The Consensus Myth in Criminal Justice Reform

Benjamin Levin*

It has become popular to identify a “consensus” on criminal justice reform, but how deep is that consensus, actually? This Article argues that the purported consensus is much more limited than it initially appears. Despite shared reformist vocabulary, the consensus rests on distinct critiques that identify different flaws and justify distinct policy solutions. The underlying disagreements transcend traditional left/right political divides and speak to deeper disputes about the state and the role of criminal law in society.

The Article maps two prevailing, but fundamentally distinct, critiques of criminal law: (1) the quantitative approach (what I call the “over” frame); and (2) the qualitative approach (what I call the “mass” frame). The “over” frame grows from a belief that criminal law has an important and legitimate function, but that the law’s operations have exceeded that function. This critique assumes that there are optimal rates of incarceration and criminalization, but the current criminal system is suboptimal in that it has criminalized too much and incarcerated too many. In contrast, the “mass” frame focuses on criminal law as a sociocultural phenomenon. This reformist frame indicates that the issue is not a mere miscalculation; rather, reforms should address how the system marginalizes populations and exacerbates both power imbalances and distributional inequities.

To show how these frames differ, this Article applies the “over” and the “mass” critique, in turn, to the maligned phenomena of mass incarceration and overcriminalization. The existing literature on mass incarceration and overcriminalization displays an elision between these two frames. Some scholars and reformers have adopted one frame exclusively, while others use the two interchangeably. No matter how much scholars and critics bemoan the troubles of mass incarceration and overcriminalization, it is hard to believe that they can achieve meaningful reform if they are talking about fundamentally different problems.

While many scholars may adopt an “over” frame in an effort to attract a broader range of support or appeal to politicians, “over” policy proposals do not necessarily reach deeper “mass” concerns. Ultimately, this Article argues that a pragmatic turn to the “over” frame may have significant costs in legitimating deeper structural flaws and failing to address distributional issues of race, class, and power at the heart of the “mass” critique.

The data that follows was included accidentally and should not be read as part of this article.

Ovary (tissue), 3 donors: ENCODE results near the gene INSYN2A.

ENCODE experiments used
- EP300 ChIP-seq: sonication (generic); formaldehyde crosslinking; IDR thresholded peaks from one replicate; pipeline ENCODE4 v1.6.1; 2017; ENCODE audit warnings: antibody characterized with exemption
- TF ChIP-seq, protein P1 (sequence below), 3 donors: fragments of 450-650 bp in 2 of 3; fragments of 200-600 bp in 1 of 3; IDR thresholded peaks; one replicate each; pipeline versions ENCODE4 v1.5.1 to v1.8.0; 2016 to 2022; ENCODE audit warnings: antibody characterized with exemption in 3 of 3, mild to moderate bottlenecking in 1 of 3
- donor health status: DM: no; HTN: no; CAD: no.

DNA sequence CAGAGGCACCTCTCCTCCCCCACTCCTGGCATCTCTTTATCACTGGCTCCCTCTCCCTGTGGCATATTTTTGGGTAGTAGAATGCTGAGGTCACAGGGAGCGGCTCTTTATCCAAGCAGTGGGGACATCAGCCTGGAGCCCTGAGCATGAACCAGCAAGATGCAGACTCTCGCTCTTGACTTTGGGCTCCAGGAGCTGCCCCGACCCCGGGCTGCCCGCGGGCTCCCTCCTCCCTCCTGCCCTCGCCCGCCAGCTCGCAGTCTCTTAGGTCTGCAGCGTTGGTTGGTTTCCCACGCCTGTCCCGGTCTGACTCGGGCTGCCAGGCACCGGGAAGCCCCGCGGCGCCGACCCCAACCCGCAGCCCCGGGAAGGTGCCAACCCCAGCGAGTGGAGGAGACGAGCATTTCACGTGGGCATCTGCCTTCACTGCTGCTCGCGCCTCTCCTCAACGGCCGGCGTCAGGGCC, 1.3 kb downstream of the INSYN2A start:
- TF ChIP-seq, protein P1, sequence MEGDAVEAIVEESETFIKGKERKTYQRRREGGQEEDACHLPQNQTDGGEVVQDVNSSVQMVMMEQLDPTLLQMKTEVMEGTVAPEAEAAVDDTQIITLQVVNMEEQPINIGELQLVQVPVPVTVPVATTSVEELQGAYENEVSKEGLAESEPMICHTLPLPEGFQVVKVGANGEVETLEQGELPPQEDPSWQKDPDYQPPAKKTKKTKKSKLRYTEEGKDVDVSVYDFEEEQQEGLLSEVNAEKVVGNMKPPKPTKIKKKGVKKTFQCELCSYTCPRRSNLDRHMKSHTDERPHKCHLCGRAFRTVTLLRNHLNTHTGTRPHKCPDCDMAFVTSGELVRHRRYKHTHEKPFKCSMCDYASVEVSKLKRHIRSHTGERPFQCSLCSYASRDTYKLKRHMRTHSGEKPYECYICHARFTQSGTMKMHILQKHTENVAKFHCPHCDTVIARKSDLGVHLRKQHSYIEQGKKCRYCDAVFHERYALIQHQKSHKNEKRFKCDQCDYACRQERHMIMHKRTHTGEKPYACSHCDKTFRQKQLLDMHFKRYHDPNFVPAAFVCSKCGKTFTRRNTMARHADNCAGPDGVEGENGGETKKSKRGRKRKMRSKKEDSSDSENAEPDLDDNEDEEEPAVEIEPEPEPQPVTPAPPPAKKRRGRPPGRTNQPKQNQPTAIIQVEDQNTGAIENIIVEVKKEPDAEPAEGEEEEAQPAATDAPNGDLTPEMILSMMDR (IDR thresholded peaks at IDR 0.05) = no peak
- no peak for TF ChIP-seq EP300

* Associate Professor, University of Colorado Law School. For helpful comments, thanks to Amna Akbar, Hadar Aviram, David Ball, Rachel Barkow, Monica Bell, Fred Bloom, Paul Butler, Jack Chin, Beth Colgan, Andrew Crespo, Seth Davis, Justin Desautels-Stein, Sharon Dolovich, Don Dripps, Jessica Eaglin, Dan Epps, Jeff Fagan, Dan Farbman, Thomas Frampton, Trevor Gardner, John Goldberg, Aya Gruber, Eve Hanan, Bernard Harcourt, Carissa Byrne Hessick, Sharon Jacobs, Irene Joe, Liz Kamali, Craig Konnoth, Sarah Krakoff, Alex Kreit, Corinna Lain, Maximo Langer, Adriaan Lanni, Leah Litman, Tracey Meares, Chris Muller, Erin Murphy, Shakeer Rahman, Carolyn Ramsey, Dan Richman, Alice Ristroph, Pierre Schlag, Jocelyn Simonson, Shirin Sinnar, Scott Skinner-Thompson, David Sklansky, Ji Seon Song, Carol Steiker, Jordan Steiker, Susannah Barton Tobin, Matthew Tokson, Ahmed White, and members of the Colorado Law Faculty Workshop, the 2018 Criminal Justice Roundtable at Harvard Law School, the Southwest Criminal Law Workshop, the Climenko Fellows Workshop, the Becoming a Law Professor Reading Group at Harvard Law School, and the 2017 Rocky Mountain Junior Scholars’ Forum. I am deeply indebted to my students at Harvard Law School and the University of Colorado Law School. The commitment to justice and abiding skepticism they brought to discussions of criminal law helped inspire this Article. Colin Reeves provided exceptional research assistance.

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